The oldest song on the album, it’s been about since the days of a band I fronted in my 20s called The Good Fight. We could never quite work it out. I kept crafting and chipping away at it. It’s a response to losing a close friend too soon, the confusion and thoughts emerging from that death among a close group of friends.
#6 Difficult to Tell
The banjo I used in Archie, helped with this one too. I was in a bit of a writing rut and wanted to experiment using instruments I couldn’t play to escape the shapes and patterns on guitar and piano I had been using. In the end, I used the same chords and shapes on an instrument without realising. This is probably my favourite track on the record. Michael Lamont who mixed Letters did a great job creating light, colour and real shade in this.
It’s an emotionally complex story so the music leads the listener through the ups and downs. I’d just become a dad and was considering what it could be like to parent a child through life choices you don’t agree with.
Andrew Ferris and I spent a long time on this one. I must have about 10 different versions recorded on my computer. I just couldn’t get it to sit correctly. I started playing in a band called Nel Unlit when I moved to England, we had a great string section and once I stole them to help with the recording the tone of the song totally changed. Lyrics, melody and mood just clicked.
#8 Now I Know I Need You
Just before my son Amos arrived, my wife and I started to clear boxes and general build-up of stuff around the house. When spring cleaning we found an unmarked, but official looking, envelope. I opened it and there was a letter telling us the sex of our baby. It was wonderful, exciting, surprise all at the same time – we wanted it to be a surprise. Opening that letter allowed the baby growing in my wife’s belly to become a reality.
I’d found it hard to adapt to my first daughter entering the world, even though I could see my wife’s belly growing something beautiful it was a shock when this bundle of noise, energy and beauty burst into the word. Opening that letter made Amos’ life all the more real.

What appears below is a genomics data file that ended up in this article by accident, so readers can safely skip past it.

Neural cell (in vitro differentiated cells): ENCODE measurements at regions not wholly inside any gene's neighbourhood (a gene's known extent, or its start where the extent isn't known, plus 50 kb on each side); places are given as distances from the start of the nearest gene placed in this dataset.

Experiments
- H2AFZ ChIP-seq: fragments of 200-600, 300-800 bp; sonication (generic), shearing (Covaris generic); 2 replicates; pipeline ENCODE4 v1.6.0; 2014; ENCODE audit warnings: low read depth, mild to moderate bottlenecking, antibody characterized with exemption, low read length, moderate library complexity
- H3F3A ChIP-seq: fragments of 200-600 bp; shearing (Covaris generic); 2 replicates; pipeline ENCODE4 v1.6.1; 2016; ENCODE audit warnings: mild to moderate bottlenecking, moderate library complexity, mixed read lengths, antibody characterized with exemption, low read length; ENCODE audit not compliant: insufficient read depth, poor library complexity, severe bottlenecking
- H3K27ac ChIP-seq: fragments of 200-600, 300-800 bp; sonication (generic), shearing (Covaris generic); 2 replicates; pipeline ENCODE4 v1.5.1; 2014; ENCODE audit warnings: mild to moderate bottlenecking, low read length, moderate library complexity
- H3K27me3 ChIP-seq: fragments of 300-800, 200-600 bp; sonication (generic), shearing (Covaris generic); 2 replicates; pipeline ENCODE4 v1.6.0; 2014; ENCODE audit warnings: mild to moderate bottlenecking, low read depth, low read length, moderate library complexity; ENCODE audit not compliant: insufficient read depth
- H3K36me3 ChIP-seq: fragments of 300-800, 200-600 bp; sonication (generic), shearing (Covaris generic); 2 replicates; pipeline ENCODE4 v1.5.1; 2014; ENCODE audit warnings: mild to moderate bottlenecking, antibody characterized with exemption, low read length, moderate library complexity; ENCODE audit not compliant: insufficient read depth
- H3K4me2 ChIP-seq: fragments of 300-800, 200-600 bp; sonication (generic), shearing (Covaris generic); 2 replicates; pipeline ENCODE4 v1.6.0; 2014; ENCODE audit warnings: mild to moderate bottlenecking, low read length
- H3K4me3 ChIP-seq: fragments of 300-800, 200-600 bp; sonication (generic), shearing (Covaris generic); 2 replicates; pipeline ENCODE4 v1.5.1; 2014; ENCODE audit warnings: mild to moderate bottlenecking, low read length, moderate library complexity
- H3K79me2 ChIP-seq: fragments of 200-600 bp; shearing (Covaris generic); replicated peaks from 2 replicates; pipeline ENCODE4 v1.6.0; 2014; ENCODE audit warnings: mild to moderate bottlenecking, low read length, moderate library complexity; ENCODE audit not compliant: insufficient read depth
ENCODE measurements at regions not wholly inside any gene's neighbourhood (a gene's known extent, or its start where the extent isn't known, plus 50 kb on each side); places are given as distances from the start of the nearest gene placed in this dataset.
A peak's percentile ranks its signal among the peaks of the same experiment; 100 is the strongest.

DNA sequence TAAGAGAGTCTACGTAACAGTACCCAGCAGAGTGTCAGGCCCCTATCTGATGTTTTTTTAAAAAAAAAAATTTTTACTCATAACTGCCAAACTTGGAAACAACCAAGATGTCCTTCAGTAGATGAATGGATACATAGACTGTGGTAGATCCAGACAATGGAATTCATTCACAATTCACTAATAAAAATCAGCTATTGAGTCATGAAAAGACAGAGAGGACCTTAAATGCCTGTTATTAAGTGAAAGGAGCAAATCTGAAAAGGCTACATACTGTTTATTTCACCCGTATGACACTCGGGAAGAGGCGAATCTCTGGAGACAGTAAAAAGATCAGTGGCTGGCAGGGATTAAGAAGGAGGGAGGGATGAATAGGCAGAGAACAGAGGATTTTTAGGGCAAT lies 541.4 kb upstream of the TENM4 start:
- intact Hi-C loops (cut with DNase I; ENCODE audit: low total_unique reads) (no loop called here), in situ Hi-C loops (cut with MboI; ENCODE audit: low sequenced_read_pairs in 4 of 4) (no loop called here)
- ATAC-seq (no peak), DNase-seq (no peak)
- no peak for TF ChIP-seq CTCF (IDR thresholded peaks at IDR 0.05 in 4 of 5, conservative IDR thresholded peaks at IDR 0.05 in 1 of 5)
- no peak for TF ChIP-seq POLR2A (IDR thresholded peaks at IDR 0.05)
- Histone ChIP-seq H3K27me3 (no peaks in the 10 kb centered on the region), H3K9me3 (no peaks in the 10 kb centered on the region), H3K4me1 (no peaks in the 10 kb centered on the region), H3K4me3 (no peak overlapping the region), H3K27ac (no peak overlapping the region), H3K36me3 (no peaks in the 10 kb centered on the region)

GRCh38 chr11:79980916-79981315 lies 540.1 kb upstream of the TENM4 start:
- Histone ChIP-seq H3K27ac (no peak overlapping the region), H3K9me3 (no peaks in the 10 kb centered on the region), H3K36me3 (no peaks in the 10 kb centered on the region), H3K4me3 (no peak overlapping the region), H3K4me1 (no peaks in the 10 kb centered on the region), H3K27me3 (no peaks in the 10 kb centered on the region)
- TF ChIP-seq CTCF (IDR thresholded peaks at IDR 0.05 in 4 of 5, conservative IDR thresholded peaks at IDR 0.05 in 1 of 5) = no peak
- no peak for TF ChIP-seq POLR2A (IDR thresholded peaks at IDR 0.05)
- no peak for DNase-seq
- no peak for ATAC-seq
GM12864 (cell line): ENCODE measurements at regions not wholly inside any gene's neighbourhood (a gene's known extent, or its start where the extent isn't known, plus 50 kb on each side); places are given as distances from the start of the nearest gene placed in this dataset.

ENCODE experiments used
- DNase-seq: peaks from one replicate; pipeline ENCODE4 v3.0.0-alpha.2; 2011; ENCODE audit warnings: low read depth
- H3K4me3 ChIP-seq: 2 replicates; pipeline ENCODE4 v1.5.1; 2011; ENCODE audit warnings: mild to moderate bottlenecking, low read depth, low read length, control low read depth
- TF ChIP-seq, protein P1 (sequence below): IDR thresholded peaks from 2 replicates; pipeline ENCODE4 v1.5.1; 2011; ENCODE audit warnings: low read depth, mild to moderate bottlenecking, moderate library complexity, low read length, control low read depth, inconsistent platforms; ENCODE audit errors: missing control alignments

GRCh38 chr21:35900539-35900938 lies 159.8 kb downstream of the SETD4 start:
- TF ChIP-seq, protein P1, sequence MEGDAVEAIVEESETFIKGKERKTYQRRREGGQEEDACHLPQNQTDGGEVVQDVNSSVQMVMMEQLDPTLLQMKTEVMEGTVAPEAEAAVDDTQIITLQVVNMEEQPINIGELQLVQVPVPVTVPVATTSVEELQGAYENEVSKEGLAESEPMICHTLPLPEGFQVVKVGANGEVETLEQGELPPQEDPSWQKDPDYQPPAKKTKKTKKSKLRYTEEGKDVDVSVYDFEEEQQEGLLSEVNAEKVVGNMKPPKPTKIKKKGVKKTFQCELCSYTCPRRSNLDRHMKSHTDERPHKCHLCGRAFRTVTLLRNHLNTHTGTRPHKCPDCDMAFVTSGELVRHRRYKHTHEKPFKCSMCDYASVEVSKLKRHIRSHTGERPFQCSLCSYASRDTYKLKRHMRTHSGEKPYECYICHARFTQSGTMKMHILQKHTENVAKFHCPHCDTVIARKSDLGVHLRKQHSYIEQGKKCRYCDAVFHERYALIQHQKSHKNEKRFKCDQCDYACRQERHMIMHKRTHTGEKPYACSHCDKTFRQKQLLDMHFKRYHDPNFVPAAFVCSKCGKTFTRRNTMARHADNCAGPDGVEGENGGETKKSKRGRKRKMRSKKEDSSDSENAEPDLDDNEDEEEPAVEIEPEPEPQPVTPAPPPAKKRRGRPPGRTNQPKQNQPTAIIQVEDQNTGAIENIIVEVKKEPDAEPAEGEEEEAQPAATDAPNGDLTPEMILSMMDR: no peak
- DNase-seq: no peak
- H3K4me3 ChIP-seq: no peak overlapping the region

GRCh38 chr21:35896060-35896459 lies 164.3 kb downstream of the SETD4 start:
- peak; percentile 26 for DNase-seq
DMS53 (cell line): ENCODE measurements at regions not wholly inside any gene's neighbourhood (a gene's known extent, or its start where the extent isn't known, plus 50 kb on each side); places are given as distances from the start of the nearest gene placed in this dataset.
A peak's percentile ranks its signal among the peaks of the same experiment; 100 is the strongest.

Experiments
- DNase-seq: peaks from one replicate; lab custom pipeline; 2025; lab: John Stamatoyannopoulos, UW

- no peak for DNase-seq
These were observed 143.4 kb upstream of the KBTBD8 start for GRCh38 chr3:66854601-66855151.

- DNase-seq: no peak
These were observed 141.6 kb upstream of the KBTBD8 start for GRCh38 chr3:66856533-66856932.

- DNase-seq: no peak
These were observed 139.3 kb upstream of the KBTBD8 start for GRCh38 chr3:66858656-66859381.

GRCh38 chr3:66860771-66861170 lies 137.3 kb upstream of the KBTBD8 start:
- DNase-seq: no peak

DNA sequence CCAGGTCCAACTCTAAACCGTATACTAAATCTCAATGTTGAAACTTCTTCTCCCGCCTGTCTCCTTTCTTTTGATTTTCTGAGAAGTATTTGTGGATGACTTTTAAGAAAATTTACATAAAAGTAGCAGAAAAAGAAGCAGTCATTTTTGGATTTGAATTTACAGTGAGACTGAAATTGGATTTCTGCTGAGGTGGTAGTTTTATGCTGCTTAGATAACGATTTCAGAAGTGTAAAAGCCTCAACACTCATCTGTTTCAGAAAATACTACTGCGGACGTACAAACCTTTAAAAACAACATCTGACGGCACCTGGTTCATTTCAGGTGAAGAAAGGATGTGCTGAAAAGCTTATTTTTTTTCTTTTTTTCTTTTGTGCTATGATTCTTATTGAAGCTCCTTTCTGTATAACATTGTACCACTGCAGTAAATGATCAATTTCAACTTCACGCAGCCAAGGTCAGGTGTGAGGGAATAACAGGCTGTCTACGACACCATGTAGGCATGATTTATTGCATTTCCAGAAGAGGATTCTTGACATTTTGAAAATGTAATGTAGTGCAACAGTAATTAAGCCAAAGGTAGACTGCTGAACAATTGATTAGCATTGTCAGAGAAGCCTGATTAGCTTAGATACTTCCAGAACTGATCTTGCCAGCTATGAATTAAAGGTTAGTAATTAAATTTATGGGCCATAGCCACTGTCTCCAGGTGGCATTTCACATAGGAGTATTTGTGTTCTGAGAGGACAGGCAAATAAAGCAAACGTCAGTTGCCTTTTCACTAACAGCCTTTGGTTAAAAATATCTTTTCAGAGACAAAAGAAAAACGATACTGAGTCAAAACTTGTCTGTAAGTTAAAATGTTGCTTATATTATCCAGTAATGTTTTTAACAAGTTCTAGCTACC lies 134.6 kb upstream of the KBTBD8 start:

#9 Hawthorne Dene
Over lockdowns I started walking the public footpaths in my locality. I miss these on returning to Northern Ireland, however the north coast more than makes up for the lack of meandering footpaths over farmer’s fields and through narrow hedgerows. I walked lots with my friend Dave over lockdowns.
One day we walked along a beautiful dene just south of Sunderland, only to emerge at a tall cliff. Here, meandering down the chalky cliff was a beautiful hidden path to a stunning cove. This song’s a letter to that place and the challenging conversations we tussled over in that walk.
#10 Black Balloon
Black Balloon is the last track on the album. It was a working title for the album for a long time. It’s similar to Foreigners, in that I can’t remember when it first came about and the number of variations of this track which have existed. I’ve not managed to play this one live yet with the band. The last section is really exciting musically for me and builds to a great crescendo at the end.
Caolan Austin from Smalltown Studios very patiently listening and then skilfully play beats on the tracks. It was unusual because he recorded his drums on top of some very loose demoes. I love his playing in the last minute of this track, hoping that I can introduce this to my band and feel the euphoria of playing that final section live.